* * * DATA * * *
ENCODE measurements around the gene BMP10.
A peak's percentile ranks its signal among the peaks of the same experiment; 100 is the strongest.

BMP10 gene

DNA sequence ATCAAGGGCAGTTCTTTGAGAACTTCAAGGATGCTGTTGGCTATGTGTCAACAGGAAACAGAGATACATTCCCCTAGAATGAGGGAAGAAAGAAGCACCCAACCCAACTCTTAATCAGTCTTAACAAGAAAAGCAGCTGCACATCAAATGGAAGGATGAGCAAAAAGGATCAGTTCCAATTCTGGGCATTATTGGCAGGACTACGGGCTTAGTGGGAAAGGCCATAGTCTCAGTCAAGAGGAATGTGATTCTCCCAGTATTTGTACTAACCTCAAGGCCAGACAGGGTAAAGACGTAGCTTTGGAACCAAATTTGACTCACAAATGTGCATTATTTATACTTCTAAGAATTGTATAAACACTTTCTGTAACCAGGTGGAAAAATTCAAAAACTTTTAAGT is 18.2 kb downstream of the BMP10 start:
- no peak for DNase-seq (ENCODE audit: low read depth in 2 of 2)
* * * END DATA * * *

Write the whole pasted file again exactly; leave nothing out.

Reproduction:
ENCODE measurements around the gene BMP10.
A peak's percentile ranks its signal among the peaks of the same experiment; 100 is the strongest.

BMP10 gene

DNA sequence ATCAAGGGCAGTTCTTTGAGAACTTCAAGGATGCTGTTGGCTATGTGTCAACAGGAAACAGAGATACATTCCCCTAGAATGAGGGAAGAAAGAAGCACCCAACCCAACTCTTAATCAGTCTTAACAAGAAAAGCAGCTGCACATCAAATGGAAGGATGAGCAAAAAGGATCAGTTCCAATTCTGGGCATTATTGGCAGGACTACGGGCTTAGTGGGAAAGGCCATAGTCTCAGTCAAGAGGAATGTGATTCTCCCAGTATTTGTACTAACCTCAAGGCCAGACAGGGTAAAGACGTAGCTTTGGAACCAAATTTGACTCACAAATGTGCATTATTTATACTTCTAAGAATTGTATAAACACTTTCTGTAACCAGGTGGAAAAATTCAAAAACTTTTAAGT is 18.2 kb downstream of the BMP10 start:
- no peak for DNase-seq (ENCODE audit: low read depth in 2 of 2)